The LS3/5A History: A Personal View

The early history of the LS3/5A has been documented by Trevor Butler in, A Little Legend, The BBC LS3/5A. originally published in HiFi News and Record Review in January 1989. The on-line version does not include the pictures from the article. Much of what follows is anecdotal and based on my memory of things my father told me about his time at the BBC. I wish now I had listened more carefully and made notes. If I have made errors or failed to acknowledge someone then I will of course include any corrections emailed to me.

My interest in the LS3/5A grew from my late father, Maurice Whatton's involvement in the project. He worked for the BBC for 35 years, most of which was spent in the now defunct Designs Department. His early work involved the design of television electronics on a number of projects which included early standards conversion, the memory logic design for the ANCHOR caption generator and the electronic insertion of the BBC2 logo and colour bars into the testcard. All these designs were done without modern aids like computers and were based on discrete logic circuitry.

Maurice WhattonAround 1974 my father took on a job of working on the LS3/5A project within Design Dept. The LS3/5 had been developed by T. Sommerville and D. E. Shorter of BBC Research Department at Kingswood Warren and was passed to Design Department in Western House initially for minor modification. The subsequent re-design of the speaker was intended to allow it to be manufactured outside the BBC under licence.

My father had come from a background of electronic design where everything was reasonably predictable. He was not a music enthusiast and never went to concerts or listened at home for pleasure. The LS3/5A project was approached by him entirely from an engineering perspective. But his eyes (ears!) were opened by how critical the components of the LS3/5A were. At the time the LS3/5A represented the cutting edge of small loudspeaker design and I remember him showing me several examples of speakers falling both audibly and measureably outside specification because apparently minor changes had been made. On one occasion the bolts holding the drive units to the baffle had been changed (from steel to brass?) causing all the speakers to fall outside specification. On another cabinets had to be rejected because the wood used for the internal cabinet battens was changed from Beech to Pirana Pine.

Although he was very much an engineer holding similar beliefs to those of Peter Walker of Quad, "if you can hear it you can measure it," my father was very quick to acknowledge Ralph Mills' "golden ears". He said that Ralph was able to listen to a speaker and know what was wrong. Ralph was apparently able to hear changes of 1dB when the accepted wisdom was that it required a change of 3dB for something to be audible. Ralph could allegedly draw a speaker's response curve after listening to it and he was always right. The LS3/5A design did depart from a flat response and was "tweaked" as a result of listening tests. Most significantly this gave the LS3/5A's frequency response its characteristic bass "bump" fooling many listeners into believing the LF response was much more extended than it really was. Project Symphony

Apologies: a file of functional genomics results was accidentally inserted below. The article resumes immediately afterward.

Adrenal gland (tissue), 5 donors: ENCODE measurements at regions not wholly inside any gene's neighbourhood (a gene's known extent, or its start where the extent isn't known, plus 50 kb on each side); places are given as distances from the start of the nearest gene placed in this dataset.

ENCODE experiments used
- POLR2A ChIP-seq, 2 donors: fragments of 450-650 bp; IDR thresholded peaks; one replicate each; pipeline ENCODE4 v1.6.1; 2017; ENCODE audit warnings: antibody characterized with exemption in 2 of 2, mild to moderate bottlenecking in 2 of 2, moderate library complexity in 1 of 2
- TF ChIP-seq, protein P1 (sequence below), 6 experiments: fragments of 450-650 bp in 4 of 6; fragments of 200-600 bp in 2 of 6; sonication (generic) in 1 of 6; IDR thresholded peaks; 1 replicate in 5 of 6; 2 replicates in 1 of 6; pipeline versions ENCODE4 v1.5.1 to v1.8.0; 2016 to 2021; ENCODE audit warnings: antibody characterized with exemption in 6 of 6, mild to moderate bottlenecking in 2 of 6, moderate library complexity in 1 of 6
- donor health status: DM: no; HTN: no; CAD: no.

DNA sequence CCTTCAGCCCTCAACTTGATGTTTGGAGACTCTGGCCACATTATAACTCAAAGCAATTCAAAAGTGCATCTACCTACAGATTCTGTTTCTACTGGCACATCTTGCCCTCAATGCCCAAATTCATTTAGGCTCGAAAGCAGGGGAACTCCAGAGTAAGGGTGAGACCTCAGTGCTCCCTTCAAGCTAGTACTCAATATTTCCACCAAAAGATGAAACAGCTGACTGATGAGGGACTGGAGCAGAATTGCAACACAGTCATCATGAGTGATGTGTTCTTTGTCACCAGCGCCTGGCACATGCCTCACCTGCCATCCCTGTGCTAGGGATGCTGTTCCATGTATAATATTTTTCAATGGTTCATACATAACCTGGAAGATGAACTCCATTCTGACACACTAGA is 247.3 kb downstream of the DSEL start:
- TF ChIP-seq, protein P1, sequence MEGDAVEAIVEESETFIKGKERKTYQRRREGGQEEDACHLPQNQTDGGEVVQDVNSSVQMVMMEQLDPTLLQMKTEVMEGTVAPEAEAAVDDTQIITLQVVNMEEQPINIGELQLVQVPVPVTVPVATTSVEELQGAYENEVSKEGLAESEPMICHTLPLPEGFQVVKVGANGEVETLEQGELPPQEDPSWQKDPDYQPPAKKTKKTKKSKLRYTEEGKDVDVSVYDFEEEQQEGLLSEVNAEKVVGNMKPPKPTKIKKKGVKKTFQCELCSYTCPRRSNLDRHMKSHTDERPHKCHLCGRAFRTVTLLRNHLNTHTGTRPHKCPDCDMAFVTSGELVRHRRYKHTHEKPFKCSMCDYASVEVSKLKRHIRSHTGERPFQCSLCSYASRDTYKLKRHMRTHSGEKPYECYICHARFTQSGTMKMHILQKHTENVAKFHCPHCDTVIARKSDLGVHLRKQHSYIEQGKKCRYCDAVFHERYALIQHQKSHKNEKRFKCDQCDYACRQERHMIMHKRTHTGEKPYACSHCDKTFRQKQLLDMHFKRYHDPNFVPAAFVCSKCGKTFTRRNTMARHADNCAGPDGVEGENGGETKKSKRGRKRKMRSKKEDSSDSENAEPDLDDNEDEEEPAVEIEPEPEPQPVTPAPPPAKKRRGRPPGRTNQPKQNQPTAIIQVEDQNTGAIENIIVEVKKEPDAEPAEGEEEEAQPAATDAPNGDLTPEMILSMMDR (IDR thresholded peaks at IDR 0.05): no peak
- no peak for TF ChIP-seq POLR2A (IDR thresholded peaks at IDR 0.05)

Symphony terminalsThe design proved so popular with BBC staff that kits were made available by Chartwell for purchase by employees under the name of "Project Symphony." Rogers were horrified by this, see Brian Pook's history. These LS3/5As can be easily recognised by their screw terminals. They do not have a full Chartwell label but instead carry a small label saying, "Chartwell Electro Acoustics Ltd. Alric Avenue, London, NW10 8RA".

I remember going up with my father to check the pair I still use against the reference in the listening room at Western House. Although intended only for BBC staff many pairs were bought by employees on behalf of their friends. Project Symphony speakers are highly sought after when they come up for sale on the secondhand market.

The specification of the LS3/5A was tightly controlled by the BBC's licensing system with the intention that any two, irrespective of date or manufacturer could be brought together in a matched stereo pair.

In 1989 there were estimated to be around 60,000 pairs in use worldwide. Rogers alone had made 43,000 pairs by 1988 and at that time the BBC had 3,000 LS3/5As in use.